They say winning is contagious, but being unable to win can have the same undesired effect. This England team didn’t become a bad side overnight but a run of defeats, combined with some high-profile retirements, meant this team got into a habit of losing, and a lot of their young players didn’t know how to get out out of it. The positive for England over these five days has been the performance of the senior members of this team, who let’s not forget have vast experience of winning from Ashes series to beating India home and away, and getting to number one in the Test rankings. It began with Alastair Cook and Ian Bell, two players painfully short of runs, coming out and reminding the England faithful why they are considered two of their country’s best ever. It was then followed up by James Anderson and Stuart Broad, two bowlers with over 600 Test wickets between but were unable to shake the habit of short pitched bowling. Something clicked and they bossed India’s batsmen from start to finish, though with Anderson’s impending court hearing, there could be another twist in the tail.
A lot has been said about Moeen Ali and his ‘part-time’ spin, and if you had asked the man himself, there is no doubt he would hate the comparisons to Graeme Swann – but that is the yardstick for spin in England right now. Ali, though, has repaid the new faith from his skipper by taking a five wicket haul – his first – in the fourth innings of a Test match, the way good spinners should do. The Worcestershire man bowled with guile and accuracy, tempting the batsmen in to false strokes and beating the bat on both sides with regularity. Of course he isn’t in the same league as Swann, but neither was he after making the Test squad in 1999 before being cast aside until his eventual debut in 2008. If Moeen continues to improve at the rate he is – and of course it is a very big if- he could become an important fixture in this new look England team and given the fact he is a top-order batsman, he creates a brilliant balance for the selectors.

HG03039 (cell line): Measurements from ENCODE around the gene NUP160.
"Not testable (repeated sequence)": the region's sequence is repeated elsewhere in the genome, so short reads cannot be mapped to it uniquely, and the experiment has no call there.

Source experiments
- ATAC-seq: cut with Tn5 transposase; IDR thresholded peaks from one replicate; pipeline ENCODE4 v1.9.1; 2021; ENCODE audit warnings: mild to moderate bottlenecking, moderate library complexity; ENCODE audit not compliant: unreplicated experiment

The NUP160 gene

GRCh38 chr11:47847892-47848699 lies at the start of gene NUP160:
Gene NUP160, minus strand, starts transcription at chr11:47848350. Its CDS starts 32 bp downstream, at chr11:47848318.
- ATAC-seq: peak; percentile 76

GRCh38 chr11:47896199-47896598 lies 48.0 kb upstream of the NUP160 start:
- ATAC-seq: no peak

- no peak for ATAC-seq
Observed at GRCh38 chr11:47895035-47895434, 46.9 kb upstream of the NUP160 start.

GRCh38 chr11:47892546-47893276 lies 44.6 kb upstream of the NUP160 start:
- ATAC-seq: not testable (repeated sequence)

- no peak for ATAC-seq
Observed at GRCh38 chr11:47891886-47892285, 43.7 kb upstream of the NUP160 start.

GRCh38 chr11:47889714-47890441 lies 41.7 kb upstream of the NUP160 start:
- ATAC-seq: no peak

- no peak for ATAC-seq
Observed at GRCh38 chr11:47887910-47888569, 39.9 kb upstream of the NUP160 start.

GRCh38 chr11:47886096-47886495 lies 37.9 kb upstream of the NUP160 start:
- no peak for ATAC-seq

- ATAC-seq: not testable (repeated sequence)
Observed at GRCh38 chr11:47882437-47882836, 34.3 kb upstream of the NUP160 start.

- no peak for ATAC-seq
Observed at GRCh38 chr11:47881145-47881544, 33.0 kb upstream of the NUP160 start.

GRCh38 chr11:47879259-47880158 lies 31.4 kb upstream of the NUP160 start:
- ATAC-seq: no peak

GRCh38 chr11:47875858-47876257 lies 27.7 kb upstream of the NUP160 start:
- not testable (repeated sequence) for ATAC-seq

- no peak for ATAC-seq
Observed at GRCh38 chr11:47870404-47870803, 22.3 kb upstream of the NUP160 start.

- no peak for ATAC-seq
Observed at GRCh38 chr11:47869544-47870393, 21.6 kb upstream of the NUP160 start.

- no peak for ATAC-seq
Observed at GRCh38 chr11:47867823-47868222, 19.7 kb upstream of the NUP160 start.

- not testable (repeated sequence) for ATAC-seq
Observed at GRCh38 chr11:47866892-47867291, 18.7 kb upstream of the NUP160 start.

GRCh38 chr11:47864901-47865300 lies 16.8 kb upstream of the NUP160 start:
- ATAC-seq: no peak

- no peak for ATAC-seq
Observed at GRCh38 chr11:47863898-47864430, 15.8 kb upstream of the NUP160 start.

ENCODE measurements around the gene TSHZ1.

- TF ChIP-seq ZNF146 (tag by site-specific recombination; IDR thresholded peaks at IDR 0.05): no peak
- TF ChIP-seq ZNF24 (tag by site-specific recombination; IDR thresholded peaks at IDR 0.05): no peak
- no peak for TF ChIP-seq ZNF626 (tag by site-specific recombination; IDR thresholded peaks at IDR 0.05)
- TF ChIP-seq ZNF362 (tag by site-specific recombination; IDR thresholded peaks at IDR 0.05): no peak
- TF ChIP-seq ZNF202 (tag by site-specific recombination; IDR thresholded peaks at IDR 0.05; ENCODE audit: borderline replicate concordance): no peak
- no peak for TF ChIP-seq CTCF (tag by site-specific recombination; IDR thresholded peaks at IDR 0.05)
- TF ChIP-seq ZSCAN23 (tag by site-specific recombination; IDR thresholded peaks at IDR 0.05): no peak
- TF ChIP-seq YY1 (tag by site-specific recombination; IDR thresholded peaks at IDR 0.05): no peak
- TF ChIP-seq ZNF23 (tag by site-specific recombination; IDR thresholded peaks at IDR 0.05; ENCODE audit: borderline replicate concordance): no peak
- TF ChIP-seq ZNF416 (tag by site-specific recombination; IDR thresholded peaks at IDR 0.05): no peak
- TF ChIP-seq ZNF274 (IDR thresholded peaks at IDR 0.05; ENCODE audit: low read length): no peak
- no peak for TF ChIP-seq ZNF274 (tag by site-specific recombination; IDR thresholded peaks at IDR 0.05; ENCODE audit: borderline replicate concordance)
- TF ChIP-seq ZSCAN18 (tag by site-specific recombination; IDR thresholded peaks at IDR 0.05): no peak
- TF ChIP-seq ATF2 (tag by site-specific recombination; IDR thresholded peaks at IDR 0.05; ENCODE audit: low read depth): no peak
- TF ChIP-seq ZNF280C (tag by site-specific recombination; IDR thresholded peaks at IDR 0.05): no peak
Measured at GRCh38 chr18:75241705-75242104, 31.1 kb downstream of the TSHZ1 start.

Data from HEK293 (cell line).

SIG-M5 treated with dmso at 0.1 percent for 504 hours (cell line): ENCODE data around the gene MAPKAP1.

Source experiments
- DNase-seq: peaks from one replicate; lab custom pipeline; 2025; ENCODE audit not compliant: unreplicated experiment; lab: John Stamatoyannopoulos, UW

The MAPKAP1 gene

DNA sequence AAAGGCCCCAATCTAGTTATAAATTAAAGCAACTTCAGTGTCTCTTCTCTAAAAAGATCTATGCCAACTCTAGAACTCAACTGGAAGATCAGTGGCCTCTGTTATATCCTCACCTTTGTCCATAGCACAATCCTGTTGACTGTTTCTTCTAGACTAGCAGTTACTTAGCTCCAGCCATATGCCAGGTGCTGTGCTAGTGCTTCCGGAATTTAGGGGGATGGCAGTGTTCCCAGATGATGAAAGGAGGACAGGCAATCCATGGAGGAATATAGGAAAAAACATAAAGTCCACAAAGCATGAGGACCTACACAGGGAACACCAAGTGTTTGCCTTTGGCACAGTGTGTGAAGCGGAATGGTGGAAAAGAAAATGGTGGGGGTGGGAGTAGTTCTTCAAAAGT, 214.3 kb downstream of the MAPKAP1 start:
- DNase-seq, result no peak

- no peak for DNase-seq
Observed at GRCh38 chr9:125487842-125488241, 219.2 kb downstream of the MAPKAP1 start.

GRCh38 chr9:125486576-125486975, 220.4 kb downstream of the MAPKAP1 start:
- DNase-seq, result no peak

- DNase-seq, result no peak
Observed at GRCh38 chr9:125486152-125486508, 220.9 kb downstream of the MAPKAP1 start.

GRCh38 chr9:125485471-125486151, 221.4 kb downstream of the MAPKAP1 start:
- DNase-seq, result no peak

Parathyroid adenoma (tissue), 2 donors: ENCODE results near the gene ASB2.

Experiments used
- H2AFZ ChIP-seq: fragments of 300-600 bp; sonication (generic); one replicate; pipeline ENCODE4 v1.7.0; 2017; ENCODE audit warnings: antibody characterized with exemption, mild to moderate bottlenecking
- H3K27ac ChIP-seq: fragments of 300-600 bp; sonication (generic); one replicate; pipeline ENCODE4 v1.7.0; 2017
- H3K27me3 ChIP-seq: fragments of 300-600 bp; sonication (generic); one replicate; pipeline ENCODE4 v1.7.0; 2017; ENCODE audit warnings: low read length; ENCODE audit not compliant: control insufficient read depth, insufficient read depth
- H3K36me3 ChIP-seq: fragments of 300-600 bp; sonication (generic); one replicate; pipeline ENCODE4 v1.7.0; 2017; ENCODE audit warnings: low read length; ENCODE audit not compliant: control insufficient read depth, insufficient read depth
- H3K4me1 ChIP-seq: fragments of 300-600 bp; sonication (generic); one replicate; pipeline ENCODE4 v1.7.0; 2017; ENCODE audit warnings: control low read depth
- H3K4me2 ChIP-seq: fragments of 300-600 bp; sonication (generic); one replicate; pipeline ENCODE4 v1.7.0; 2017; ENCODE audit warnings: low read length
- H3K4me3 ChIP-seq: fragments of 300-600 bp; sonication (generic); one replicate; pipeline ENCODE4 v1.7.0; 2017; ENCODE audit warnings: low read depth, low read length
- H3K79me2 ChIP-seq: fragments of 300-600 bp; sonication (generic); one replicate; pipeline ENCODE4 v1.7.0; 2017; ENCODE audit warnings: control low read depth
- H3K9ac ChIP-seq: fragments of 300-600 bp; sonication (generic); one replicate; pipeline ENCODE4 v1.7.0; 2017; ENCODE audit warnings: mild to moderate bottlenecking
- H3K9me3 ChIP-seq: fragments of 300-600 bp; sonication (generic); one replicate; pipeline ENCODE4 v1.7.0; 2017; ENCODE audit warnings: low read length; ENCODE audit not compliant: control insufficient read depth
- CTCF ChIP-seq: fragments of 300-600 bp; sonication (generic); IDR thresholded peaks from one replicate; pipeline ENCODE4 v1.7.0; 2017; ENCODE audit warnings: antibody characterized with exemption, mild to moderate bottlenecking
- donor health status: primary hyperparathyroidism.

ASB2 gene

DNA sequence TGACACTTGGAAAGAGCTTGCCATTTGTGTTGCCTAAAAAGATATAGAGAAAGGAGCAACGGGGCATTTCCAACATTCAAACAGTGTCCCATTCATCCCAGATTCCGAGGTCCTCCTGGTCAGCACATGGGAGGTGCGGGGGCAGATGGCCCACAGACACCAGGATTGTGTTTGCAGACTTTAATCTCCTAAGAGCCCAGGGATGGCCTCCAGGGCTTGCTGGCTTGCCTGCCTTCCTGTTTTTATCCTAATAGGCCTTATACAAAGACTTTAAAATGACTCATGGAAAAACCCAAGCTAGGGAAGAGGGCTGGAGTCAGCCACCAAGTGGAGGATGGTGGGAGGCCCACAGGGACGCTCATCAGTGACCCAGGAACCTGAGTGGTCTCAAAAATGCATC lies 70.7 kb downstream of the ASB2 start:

It is easy to get carried away with this England performance but there are still some issues to be looked at with two matches left in this series. Sam Robson, who started the summer with a maiden hundred, but seems to have a weakness in the corridor outside off stump which has caused a number of almost identical dismissals in this series. Admittedly, he got a beauty of a delivery from Bhuvneshwar Kumar in the second innings but he was still caught in the arc. Chris Jordan has different problems. The Sussex paceman is short of form and out of rhythm and needs to get back to Hove and get some overs under his belt. He performed in the field but was unable to support the other three bowlers sufficiently. Jordan’s namesake Chris Woakes will leave Southampton wondering what he had to do to take a wicket in this match. He bowled consistently well throughout, beating the bat and keeping a good line and length to always ask questions of the Indian batsman. Woakes perhaps deserves another chance but it would be very surprising if Liam Plunkett does not return for Old Trafford.
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BIOGRAPHY: Mohamed Salah